Next you must consider the environment. Though RWCs have a shallow draft when on plane, they need close to three feet of depth to get up on plane. Depending on the model and the load it is carrying, being up on plane may require a fair amount of speed, which isn’t always a good thing. Small, shallow, grassy bodies of water with limited access are not great for an 800-pound RWC.

Deciding which PWC to purchase is a big decision. As far as manufacturer, there are multiple solid brands. A person can drive themselves crazy determining which brand is better, but maintenance is critical, whichever you choose. A big factor is which dealership is closest and who you can you develop a relationship with where they are willing to prioritize your department’s RWC if there is a problem, even during their busy season, to minimize being out of service.

Three-person model PWCs offer a more stable platform, able to carry more weight and generally designed with more torque. Power is what we really need, not speed, although there is plenty of speed to be had. Supercharged models are not necessary and are potentially just another thing that could break. Hull design is also a serious consideration. There are different hull designs for various applications, and some of these bode ill for an RWC set up. Most “stepped” hulls are not ideal. Though they do lessen drag and increase maneuverability and can reduce fuel consumption, these benefits are offset by a loss of stability and increased squatting when rolling on throttle.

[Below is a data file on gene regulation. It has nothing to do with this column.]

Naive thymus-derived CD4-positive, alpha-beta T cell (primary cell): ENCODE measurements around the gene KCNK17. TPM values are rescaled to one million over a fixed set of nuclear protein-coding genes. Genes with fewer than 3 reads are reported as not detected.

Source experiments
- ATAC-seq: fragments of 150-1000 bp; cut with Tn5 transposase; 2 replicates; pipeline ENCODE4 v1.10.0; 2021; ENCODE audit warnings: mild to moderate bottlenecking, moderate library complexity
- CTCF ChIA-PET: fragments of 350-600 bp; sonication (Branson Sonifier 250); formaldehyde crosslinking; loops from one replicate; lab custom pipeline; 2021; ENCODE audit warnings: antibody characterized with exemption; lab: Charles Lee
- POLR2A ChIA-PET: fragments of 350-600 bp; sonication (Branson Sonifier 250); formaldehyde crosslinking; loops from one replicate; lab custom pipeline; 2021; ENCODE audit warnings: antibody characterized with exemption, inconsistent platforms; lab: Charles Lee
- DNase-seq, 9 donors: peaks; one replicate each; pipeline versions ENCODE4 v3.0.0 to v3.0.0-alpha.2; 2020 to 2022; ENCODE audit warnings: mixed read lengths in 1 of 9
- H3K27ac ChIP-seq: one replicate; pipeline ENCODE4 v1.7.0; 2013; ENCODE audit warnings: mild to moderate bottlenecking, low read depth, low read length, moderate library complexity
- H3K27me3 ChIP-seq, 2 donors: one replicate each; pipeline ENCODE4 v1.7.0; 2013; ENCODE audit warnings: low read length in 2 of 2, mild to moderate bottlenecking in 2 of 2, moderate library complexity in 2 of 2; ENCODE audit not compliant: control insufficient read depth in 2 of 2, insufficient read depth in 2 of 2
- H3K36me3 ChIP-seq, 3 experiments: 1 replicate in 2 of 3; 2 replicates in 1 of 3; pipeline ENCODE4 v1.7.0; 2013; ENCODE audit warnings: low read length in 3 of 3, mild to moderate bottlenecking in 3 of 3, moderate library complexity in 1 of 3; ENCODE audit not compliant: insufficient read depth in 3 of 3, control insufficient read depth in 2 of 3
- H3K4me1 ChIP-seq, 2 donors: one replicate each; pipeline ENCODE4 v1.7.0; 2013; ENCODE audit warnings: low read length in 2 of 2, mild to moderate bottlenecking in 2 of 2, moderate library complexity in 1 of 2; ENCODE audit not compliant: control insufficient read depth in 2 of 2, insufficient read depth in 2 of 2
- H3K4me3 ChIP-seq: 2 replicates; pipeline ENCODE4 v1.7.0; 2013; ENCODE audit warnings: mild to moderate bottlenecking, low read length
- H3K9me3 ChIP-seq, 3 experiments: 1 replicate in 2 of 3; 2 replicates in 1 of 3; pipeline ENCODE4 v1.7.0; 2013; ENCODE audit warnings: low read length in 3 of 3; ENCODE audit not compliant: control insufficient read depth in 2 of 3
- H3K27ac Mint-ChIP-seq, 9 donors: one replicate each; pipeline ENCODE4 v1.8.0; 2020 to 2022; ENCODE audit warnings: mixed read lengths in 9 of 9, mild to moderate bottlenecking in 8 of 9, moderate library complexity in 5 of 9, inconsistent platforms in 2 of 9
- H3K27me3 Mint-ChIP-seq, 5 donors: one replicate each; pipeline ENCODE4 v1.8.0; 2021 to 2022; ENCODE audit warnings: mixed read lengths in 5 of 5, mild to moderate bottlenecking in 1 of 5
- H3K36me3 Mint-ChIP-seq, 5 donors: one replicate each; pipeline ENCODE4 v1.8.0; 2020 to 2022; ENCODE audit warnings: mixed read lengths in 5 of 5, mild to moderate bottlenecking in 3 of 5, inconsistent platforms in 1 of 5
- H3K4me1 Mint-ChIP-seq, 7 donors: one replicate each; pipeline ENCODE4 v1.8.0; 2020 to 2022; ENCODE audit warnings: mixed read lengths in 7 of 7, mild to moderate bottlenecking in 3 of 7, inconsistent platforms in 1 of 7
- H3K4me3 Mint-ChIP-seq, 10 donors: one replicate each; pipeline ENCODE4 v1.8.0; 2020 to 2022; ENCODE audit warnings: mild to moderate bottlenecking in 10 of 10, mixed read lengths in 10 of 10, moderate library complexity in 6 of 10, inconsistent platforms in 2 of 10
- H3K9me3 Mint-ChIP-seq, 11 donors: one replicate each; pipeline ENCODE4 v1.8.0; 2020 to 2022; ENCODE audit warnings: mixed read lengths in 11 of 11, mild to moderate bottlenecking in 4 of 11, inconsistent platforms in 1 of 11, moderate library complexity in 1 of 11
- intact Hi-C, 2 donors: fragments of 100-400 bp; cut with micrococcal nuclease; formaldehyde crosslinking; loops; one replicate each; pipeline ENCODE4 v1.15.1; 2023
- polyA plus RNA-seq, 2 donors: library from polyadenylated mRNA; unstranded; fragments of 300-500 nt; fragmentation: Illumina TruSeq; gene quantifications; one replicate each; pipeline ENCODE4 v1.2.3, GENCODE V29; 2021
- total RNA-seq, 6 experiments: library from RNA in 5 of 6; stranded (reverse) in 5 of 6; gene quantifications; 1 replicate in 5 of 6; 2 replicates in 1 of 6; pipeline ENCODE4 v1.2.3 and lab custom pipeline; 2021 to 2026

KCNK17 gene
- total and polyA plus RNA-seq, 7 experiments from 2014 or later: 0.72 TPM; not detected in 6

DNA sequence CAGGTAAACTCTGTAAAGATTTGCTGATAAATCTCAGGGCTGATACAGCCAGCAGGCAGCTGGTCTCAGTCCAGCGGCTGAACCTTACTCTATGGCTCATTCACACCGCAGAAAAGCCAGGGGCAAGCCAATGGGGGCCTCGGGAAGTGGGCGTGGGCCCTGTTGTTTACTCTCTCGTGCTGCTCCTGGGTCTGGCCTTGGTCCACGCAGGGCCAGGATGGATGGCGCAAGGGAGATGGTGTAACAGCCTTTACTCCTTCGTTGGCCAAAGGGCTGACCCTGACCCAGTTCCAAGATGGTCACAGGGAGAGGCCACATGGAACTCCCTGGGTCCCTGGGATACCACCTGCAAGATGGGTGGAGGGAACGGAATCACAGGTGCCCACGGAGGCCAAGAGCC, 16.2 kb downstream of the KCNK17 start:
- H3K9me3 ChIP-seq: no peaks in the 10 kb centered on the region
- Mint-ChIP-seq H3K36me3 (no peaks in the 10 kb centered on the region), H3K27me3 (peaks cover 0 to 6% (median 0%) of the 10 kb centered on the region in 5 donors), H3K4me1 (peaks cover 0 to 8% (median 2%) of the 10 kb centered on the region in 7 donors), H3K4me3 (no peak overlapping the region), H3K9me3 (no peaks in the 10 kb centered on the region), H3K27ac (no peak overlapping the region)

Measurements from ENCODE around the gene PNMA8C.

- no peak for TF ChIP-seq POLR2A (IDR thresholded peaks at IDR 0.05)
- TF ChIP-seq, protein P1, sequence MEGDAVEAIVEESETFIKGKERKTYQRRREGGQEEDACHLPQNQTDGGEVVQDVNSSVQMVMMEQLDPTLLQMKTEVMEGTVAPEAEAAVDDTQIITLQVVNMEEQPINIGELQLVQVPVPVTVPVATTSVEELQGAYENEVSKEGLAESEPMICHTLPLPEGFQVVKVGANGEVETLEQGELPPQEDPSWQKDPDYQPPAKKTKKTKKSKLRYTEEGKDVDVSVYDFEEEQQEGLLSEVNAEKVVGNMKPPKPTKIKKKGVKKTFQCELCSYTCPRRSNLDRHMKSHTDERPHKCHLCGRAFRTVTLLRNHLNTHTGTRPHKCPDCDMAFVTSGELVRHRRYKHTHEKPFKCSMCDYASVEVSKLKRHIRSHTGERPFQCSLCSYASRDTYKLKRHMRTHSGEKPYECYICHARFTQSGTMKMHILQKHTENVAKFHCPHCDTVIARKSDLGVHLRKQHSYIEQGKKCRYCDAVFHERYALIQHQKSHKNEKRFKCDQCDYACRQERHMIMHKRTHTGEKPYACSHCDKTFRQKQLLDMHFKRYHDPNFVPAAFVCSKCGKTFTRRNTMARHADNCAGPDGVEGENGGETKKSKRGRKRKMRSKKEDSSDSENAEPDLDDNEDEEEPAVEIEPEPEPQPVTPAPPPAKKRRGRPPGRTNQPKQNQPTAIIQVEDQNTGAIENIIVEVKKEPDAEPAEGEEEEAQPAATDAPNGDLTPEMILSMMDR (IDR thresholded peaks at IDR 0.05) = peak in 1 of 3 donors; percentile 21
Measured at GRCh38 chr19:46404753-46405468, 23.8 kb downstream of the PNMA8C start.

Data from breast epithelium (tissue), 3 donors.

The success of your program does not rest solely on acquiring the proper machine, but the people who will be operating this valuable equipment. Operating an RWC is a specialty and should be treated as such. Your response model should help define how many operators you need. The operator position is one of two positions that must be filled. Each deployment must be a crew of two trained individuals. Both individuals should be crossed trained in both the operator and rescue swimmer position. Agencies should establish a set of standards that include the ability to swim and tread water in adverse conditions. These members must also be physically fit to operate and perform victim retrievals. Standard for selection of personnel should be taken seriously and each department should be defining the standards for your agency.

Finally, will your department train with the vehicle regularly? Will members be able to use it and maintain it, and not just trip over it in the bay? This program will fail if personnel are not given an opportunity to practice launching and operating on a regular basis.

Establishing a training, maintenance and practice program for an RWC is a long-term endeavor. If your department is seriously considering this tool, it may be best to send a couple representatives to a course or to a department that uses an RWC to get a feel for the application. After the decision has been made to pursue a program of your own, find formal training in your area, ideally where you are most likely to respond.

Operating an RWC take a significant amount of time of practice and training. Remember, skills are perishable. RWC operators must use their skills in realistic training scenarios. This will provide a concrete foundation for when a true emergency presents itself. Your crews must complete training on both basic operations and advanced. Every department’s RWC operations will vary in different sections of your response district. Identify potential operational areas and have your operators learn both the areas and how to operate in each area. This cannot be done in a classroom only. Operators must be out learning their response area up close and personal. This should be done in good weather and water conditions to start, however many incidents occur in less than ideal weather conditions, which will change the environment and the operations.